- The Washington Times - Monday, May 7, 2018

D.C. officials plan to administer medications that help with addiction recovery to emergency room patients in the effort to combat the opioid epidemic.

The pilot program for the ER procedure will skirt federal requirements that doctors hold extra certifications to dispense opioid treatment medications, such as buprenorphine.

“We have this actual restriction associated with buprenorphine, in that clinicians have to be certified by the Substance Abuse and Mental Services Administration to be able to treat someone with buprenorphine,” said Michael Kharfen, senior deputy director of the D.C. Department of Health’s program to combat HIV/AIDS, hepatitis, sexually transmitted diseases and tuberculosis.

The city’s health department has funded some doctors at clinics such as Whitman-Walker Health to complete such training, but certification requires time and money that the District can’t afford in the fight against opioid addiction, Mr. Kharfen told The Washington Times.

ER doctors don’t need to be certified to administer a three-day dose of the medication as part of emergency care, which means opioid-addicted patients who enter emergency rooms can start recovery treatment immediately, he said.

What’s more, Mr. Kharfen said, the pilot program aims to fund area hospitals to dispense medication-assisted treatment such as buprenorphine, if ER patients want it, and then connect them with primary care providers who can continue administering the medications and offer other services.

Jacqueline Bowens, CEO of the D.C. Hospital Association, which represents at least 10 medical facilities in the District, said member hospitals are eager to join the program and treat people with addictions.

“We address their overdose, but if they don’t have a place to sleep or they can’t afford their medication, we want to connect them to get those things the hospital can’t provide,” Ms. Bowens told The Times.

She said a “warm handoff” between hospitals and community care providers also would benefit emergency departments, which sometimes struggle with patients with addictions who don’t know where to go after treatment or return frequently for emergency care.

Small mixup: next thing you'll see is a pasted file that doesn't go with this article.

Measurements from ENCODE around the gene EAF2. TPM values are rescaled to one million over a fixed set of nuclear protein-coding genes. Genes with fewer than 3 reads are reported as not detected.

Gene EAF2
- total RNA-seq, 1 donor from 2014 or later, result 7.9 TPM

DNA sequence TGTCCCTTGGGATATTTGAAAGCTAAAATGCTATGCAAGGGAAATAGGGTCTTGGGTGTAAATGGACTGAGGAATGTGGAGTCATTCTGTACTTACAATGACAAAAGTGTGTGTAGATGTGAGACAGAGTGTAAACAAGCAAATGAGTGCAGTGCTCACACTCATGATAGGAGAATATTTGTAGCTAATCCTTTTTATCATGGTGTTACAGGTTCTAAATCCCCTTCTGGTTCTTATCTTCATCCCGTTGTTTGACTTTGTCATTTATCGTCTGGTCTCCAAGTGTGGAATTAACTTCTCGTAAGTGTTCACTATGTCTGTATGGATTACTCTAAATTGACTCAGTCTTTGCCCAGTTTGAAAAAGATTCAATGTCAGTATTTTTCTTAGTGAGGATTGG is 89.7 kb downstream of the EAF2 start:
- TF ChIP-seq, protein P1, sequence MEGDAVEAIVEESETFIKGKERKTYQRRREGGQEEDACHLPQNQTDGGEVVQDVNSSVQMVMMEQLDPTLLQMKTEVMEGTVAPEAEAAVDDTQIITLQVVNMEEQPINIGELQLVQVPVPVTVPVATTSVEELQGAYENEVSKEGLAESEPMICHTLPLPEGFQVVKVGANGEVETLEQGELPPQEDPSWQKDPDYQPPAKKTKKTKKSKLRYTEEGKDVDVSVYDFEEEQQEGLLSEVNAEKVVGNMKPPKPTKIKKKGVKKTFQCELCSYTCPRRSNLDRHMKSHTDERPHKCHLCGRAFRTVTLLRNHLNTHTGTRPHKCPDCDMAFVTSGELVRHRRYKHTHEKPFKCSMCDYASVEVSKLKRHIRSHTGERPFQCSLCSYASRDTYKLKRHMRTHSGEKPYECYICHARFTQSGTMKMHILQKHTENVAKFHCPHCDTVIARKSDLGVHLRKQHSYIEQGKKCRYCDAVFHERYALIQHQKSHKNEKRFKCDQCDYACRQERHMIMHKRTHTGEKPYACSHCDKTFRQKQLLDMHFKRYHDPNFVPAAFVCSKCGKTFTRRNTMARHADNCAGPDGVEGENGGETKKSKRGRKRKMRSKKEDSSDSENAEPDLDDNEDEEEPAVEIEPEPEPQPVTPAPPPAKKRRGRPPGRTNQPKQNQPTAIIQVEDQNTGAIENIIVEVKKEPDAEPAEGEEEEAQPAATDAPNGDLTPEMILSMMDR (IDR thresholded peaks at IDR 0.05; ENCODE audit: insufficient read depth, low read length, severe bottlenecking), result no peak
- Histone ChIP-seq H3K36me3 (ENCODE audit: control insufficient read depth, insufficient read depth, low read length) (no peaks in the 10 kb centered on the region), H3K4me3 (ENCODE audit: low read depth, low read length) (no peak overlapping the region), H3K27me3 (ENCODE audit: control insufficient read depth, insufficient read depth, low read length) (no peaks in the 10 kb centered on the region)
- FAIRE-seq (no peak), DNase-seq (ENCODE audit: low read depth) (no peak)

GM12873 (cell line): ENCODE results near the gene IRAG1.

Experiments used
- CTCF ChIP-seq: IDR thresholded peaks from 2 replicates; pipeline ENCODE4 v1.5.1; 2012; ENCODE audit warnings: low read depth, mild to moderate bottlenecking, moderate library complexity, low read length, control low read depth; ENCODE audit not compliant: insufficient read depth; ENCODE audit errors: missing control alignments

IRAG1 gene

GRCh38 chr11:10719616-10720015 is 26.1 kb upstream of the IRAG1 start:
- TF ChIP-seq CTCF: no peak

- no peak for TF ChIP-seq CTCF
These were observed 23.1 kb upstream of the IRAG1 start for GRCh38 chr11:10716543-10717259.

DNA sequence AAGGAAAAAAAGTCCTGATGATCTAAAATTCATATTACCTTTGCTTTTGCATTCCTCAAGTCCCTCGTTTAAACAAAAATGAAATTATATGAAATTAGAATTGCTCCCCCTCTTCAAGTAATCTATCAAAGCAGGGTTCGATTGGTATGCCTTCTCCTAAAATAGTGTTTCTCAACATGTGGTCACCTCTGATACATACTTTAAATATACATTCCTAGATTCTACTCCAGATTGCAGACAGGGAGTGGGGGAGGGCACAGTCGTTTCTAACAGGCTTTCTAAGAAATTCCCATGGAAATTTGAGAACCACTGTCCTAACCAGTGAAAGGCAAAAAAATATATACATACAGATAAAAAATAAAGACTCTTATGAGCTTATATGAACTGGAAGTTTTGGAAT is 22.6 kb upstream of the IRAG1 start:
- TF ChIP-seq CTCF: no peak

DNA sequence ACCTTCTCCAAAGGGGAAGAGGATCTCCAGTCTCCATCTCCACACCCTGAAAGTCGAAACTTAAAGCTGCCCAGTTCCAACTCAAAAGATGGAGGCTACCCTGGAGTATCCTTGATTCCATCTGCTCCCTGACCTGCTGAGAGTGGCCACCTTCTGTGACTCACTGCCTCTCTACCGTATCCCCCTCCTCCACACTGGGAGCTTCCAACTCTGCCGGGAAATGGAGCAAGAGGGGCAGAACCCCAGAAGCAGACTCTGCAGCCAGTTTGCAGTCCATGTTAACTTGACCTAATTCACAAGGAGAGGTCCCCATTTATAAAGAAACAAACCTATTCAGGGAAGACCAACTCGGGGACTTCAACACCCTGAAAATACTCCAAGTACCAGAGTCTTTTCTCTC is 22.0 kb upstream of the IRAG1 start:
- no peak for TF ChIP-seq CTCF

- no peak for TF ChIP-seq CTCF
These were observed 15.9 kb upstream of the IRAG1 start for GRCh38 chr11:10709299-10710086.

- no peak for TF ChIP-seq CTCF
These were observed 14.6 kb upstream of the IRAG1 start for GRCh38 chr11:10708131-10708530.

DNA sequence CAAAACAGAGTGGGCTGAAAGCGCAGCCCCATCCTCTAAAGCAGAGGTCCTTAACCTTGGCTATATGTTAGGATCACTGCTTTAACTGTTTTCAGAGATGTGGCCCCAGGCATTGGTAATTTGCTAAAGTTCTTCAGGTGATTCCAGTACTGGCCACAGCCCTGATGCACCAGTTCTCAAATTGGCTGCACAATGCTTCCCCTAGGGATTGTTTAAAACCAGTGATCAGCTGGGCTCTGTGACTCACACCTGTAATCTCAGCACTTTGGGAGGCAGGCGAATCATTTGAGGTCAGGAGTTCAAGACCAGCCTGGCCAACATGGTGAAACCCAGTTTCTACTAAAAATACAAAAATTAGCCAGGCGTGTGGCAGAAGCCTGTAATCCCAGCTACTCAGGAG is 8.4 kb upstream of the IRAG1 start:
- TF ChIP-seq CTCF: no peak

“A lot of these patients go from ER to ER,” Ms. Bowens said. “One of the indicators of the success of this program will be to what degree did we decrease that as an issue.”

“This could be disastrous if we’re not coordinated between the hospitals and the community,” said Sharon Hunt, director of Specialty Care Division of the D.C. Department of Behavioral Health.

A social worker by training, Ms. Hunt said she is looking at ways to facilitate community service partnerships by training navigators to connect patients with primary care providers and services, and peers — those recovering from addictions who can mentor other patients. She is looking closely at Baltimore and New Haven, Connecticut, which have implemented versions of the pilot treatment.

The District is one of the few places in the country where the epidemic doesn’t skew toward young white men whose addictions start with prescribed painkillers. The D.C. Policy Center reports that most opioid overdoses in the city happen to older black men who are longtime heroin users. They face a high risk of overdose from synthetic opioids such as fentanyl, which medical professionals say is 50 to 100 times more powerful than heroin.

“It’s our fathers and our grandfathers, it’s our uncle that are dying,” Dr. Roger Mitchell, the city’s chief medical examiner, told The Times. “That’s maybe not as visceral as the 20-year-old white kid from the suburbs, but for us, that’s our population that’s being affected.”

According to the Office of the D.C. Chief Medical Examiner, 279 people died of opioid-related causes last year, establishing the District as one of the U.S. cities with the highest per-capita death rates, outside the opioid crisis epicenters in West Virginia and New Hampshire. The District’s opioid death toll has climbed from 231 in 2016 and 114 in 2015.

Mr. Kharfen, who has managed the city’s needle exchange program, said surveys of drug users in the District found that they desperately want to kick their addictions with the help of medications such as buprenorphine — an opioid that is used for detoxification, to ease withdrawal symptoms and as a replacement for other opioids such as heroin and fentanyl.

However, none of the officials who spoke with The Times was able to provide a cost estimate for the pilot program.

“It really depends on what model we pick and how it works within the hospital,” said Ms. Hunt, whose department received a two-year, $2 million dollar federal grant in 2016 to fund more medication-assisted treatment in the District.

• Julia Airey can be reached at jairey@washingtontimes.com.

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